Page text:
How Buying a House Impacts Your Career


Buying a home has been a status symbol for a long time. However, shifts in cultural norms and value systems are challenging the notion that owning a home means you've "arrived." Don't get it twisted, consumerism in America is at an all-time high, but more people are evaluating what really makes them happy. And the more they search, the more they are finding that happiness isn't necessarily found in the house with the white picket fence.

Buying a home can be a great investment if done strategically. It's also a huge commitment, and can financially ruin you if things go sideways. Deciding if buying a home is the right move for you can be tricky. There are a lot of unknowns, but one of the most important factors to consider is your career. Here's how buying a house could affect your career path.

Your job options are more limited

When you buy a home, you put down roots. Detaching from a rental is so much easier than trying to get out from under a home you've purchased. Most rental agreements build in an early exit component. Leaving before your lease is up is expensive, but it's a lot cheaper and easier than defaulting on a mortgage. Once you pay the fee for breaking the lease — you're done. There are very few repercussions as long as you honor the agreement.

It's hard to be ambitious and chase your dreams when you are tied to a home in a particular area — especially if that home is in a rural location far from the city. If you're career-focused and driven, home ownership may not be right for you at this moment.

Job transfers get trickier

If you don't like the neighborhood in which you rent a home or apartment, if you're interested in changing jobs within the same area, or just want a shorter commute, you can remedy these issues easily as a renter. Most rental agreements range from six months to two years, versus the typical 30-year home mortgage. This is especially important in today's job climate. Large companies are downsizing from large corporate headquarters to smaller satellite offices in multiple areas. If you are transferred to a different area — depending on the new location — you are faced with having to decide between a longer commute, frequent travel, relocating, or finding a new job. Handling a job transfer is difficult as it is, but adding a home to the mix really muddies the water.

Relocating can turn into a nightmare

The internet has revolutionized how we find employment. Let's say you're looking for a position and you find your dream job using a virtual job board. You meet all the job requirements. You have the necessary experience and expertise to fill the role. The pay is decent. And it's the perfect next step in your career. You interview for the position and you're offered a job running a division in Albany, New York. However, you live in Yuma, Arizona. Working remotely is not an option. And you purchased your first home 18 months ago. What do you do?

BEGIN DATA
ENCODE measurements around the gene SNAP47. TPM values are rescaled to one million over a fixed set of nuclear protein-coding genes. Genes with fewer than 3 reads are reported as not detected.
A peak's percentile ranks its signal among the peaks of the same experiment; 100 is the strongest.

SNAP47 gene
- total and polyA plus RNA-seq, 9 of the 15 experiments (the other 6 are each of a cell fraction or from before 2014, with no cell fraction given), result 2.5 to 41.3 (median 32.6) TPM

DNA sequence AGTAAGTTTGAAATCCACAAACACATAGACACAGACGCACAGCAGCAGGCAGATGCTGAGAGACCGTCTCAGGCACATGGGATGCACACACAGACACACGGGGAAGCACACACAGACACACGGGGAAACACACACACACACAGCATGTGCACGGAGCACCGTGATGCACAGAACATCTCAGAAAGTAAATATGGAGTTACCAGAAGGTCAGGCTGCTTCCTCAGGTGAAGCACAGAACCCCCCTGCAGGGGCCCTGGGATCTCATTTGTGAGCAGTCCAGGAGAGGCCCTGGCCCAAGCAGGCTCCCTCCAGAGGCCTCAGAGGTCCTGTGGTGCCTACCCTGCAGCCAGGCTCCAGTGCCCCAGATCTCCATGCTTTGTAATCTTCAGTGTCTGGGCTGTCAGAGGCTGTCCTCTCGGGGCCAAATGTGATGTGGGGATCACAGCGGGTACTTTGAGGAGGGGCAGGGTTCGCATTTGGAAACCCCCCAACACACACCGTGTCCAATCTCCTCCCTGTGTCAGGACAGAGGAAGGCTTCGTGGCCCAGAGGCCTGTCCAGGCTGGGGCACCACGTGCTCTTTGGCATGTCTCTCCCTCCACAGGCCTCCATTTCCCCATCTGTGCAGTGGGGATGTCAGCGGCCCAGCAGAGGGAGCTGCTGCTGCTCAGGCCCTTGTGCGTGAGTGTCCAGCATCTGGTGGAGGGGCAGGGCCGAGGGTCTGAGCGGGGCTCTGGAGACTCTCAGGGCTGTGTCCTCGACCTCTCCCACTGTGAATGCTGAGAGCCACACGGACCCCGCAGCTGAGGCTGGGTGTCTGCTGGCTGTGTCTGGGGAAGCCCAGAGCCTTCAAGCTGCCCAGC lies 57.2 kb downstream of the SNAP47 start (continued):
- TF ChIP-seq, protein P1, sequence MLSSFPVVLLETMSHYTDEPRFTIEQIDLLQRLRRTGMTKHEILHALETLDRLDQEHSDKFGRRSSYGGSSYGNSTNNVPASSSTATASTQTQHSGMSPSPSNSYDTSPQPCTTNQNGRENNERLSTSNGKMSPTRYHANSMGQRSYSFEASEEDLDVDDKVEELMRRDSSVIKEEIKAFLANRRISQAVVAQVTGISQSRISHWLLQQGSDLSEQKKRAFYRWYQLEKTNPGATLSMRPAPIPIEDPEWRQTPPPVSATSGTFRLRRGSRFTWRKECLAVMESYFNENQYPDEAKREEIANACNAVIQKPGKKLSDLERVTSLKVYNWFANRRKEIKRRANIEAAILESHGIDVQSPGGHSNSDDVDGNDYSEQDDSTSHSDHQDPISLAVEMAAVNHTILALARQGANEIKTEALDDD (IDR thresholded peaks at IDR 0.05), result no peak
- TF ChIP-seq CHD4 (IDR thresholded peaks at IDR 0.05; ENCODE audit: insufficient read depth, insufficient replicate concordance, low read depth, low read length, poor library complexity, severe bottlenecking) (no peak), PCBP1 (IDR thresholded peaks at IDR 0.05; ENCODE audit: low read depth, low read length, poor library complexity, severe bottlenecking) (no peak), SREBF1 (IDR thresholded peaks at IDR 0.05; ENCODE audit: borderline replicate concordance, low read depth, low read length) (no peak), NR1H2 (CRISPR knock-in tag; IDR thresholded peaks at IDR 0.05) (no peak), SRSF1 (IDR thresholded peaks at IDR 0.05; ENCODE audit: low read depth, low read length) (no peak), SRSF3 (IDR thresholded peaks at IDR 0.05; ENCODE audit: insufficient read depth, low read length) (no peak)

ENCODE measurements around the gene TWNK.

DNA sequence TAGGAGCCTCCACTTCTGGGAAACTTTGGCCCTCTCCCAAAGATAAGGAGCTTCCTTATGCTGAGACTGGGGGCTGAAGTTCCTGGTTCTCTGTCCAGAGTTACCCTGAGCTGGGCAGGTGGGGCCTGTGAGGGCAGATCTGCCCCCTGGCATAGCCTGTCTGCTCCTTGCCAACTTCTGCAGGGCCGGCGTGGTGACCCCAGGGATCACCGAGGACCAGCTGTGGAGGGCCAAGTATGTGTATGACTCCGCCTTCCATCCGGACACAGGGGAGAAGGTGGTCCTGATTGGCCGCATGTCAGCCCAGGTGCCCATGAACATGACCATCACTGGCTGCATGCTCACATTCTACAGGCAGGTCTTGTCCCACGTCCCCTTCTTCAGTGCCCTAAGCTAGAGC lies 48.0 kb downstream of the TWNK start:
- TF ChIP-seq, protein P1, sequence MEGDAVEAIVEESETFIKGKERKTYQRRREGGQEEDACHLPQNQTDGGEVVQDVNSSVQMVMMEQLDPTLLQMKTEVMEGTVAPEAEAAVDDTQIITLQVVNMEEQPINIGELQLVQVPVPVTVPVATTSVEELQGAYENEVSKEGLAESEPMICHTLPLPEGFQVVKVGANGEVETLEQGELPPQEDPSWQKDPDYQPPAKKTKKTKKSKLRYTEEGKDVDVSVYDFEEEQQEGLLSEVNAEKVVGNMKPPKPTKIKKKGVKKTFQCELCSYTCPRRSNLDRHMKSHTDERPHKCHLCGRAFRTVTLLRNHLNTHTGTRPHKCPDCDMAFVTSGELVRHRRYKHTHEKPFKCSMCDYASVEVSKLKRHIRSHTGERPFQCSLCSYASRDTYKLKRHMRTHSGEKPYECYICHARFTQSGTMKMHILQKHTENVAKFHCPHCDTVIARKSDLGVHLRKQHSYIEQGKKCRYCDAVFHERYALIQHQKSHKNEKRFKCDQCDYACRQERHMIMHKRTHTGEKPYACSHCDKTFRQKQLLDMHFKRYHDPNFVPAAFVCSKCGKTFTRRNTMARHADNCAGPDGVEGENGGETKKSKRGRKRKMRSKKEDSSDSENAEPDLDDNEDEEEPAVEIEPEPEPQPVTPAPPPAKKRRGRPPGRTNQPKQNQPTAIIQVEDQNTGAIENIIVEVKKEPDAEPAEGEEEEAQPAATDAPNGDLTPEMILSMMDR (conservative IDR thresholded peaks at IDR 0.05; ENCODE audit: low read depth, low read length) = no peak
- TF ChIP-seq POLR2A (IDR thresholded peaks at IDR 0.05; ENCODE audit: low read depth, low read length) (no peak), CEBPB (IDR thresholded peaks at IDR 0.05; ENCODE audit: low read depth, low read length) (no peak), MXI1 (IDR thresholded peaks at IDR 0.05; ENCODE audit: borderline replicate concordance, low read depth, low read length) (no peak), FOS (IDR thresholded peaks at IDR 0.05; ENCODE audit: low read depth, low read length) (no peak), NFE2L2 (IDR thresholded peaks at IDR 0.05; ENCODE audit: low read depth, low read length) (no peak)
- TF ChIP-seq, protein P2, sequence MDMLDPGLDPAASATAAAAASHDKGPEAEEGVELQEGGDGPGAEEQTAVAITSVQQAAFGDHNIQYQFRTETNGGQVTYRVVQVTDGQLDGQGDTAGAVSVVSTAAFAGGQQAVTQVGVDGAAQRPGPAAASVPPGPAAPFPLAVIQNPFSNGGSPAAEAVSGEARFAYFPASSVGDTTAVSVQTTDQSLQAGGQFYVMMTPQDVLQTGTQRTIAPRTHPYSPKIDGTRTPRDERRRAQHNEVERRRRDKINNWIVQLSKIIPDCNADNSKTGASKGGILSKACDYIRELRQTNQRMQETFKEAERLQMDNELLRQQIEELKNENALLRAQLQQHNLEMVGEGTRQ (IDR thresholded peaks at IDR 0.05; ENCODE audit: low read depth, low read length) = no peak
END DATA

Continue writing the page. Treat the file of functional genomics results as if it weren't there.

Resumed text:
If you're in a profession that is transient by nature, you want to think long and hard before purchasing a home. Buying a home is all about timing. Just because you can afford a home doesn't mean you should buy it. The hassle of buying and selling can wreak havoc on your finances if you aren't careful.

Investing the down payment could pay off more

Many people still consider homeownership to be a good long-term investment. However, the 2008 housing crisis showed the ugly side of homeownership as an investment. Owning a home can be a great way to invest some of your money — but it shouldn't necessarily be viewed as a solid long-term investment. (See also: Stop Thinking of Your House as an Investment)

A lot of factors causing a home's value to either appreciate or depreciate are out of the hands of the buyer. Just because a house is cute, has great curb appeal, and an open floor plan doesn't guarantee that it will hold its value and appreciate over time. You have to consider the neighborhood, natural disasters, city construction, future development plans, the presence and strength of a homeowner's association (HOA), and a host of other factors.

Consider taking the money you intend to use as a down payment and investing it in stocks or mutual funds. The first rule of investing is to diversify, and spreading the money over several solid traditional investments may be a better bet long-term than sinking it all into a personal property. Also, traditional investments don't negatively impact your career. If you move, change careers, or go into business for yourself, you continue earning interest on what you've invested.

It can make you too comfortable

Home ownership is more mental and emotional than it is financial, and how you think and process your feelings directly impacts your career and financial decisions. Once you establish roots via homeownership, it can become very hard to uproot. For many, a home becomes a symbol of safety, security, and love, and it provides a sense of belonging. Everyone wants those things.

Owning a home can kill your drive and make you stay in a dead-end job longer than you should. Rather than chasing other opportunities, you may find yourself becoming more and more risk adverse, because the home gives you a reason to stay put. You'll slowly begin to lose that hunger and tenacity that makes you strive for success. Being able to take calculated career risks, such as quitting a dead-end job, starting your own business, or relocating to take a better job are what keeps your career alive and thriving. (See also: 4 Worst Reasons to Buy a House)

If owning a home is something you've dreamed of and fits your goals and values — go for it! But do your homework, and consider the timing of your purchase. Understand that every decision has consequences. Buying a home could impact your career goals, coax you into compromising your professional vision, and slow or hinder your success. Proceed with caution.

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